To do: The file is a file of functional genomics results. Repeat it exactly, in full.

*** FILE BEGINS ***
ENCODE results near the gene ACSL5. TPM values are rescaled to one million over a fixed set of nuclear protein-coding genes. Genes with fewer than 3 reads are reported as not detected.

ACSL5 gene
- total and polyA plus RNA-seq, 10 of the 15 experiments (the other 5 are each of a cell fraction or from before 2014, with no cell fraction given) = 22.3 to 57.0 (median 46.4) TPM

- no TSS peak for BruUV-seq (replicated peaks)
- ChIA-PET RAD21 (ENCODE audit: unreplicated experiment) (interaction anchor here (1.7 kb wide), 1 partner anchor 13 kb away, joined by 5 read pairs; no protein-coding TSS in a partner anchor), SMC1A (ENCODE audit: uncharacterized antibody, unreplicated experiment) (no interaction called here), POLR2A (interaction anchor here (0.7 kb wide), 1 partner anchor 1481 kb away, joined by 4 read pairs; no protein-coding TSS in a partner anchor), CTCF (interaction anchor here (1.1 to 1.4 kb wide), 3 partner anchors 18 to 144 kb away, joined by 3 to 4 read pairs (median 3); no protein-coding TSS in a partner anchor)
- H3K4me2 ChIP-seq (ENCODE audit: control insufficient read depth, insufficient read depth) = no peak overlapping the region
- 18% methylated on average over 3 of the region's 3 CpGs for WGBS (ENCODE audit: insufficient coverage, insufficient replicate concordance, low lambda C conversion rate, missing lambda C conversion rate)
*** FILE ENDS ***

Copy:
ENCODE results near the gene ACSL5. TPM values are rescaled to one million over a fixed set of nuclear protein-coding genes. Genes with fewer than 3 reads are reported as not detected.

ACSL5 gene
- total and polyA plus RNA-seq, 10 of the 15 experiments (the other 5 are each of a cell fraction or from before 2014, with no cell fraction given) = 22.3 to 57.0 (median 46.4) TPM

- no TSS peak for BruUV-seq (replicated peaks)
- ChIA-PET RAD21 (ENCODE audit: unreplicated experiment) (interaction anchor here (1.7 kb wide), 1 partner anchor 13 kb away, joined by 5 read pairs; no protein-coding TSS in a partner anchor), SMC1A (ENCODE audit: uncharacterized antibody, unreplicated experiment) (no interaction called here), POLR2A (interaction anchor here (0.7 kb wide), 1 partner anchor 1481 kb away, joined by 4 read pairs; no protein-coding TSS in a partner anchor), CTCF (interaction anchor here (1.1 to 1.4 kb wide), 3 partner anchors 18 to 144 kb away, joined by 3 to 4 read pairs (median 3); no protein-coding TSS in a partner anchor)
- H3K4me2 ChIP-seq (ENCODE audit: control insufficient read depth, insufficient read depth) = no peak overlapping the region
- 18% methylated on average over 3 of the region's 3 CpGs for WGBS (ENCODE audit: insufficient coverage, insufficient replicate concordance, low lambda C conversion rate, missing lambda C conversion rate)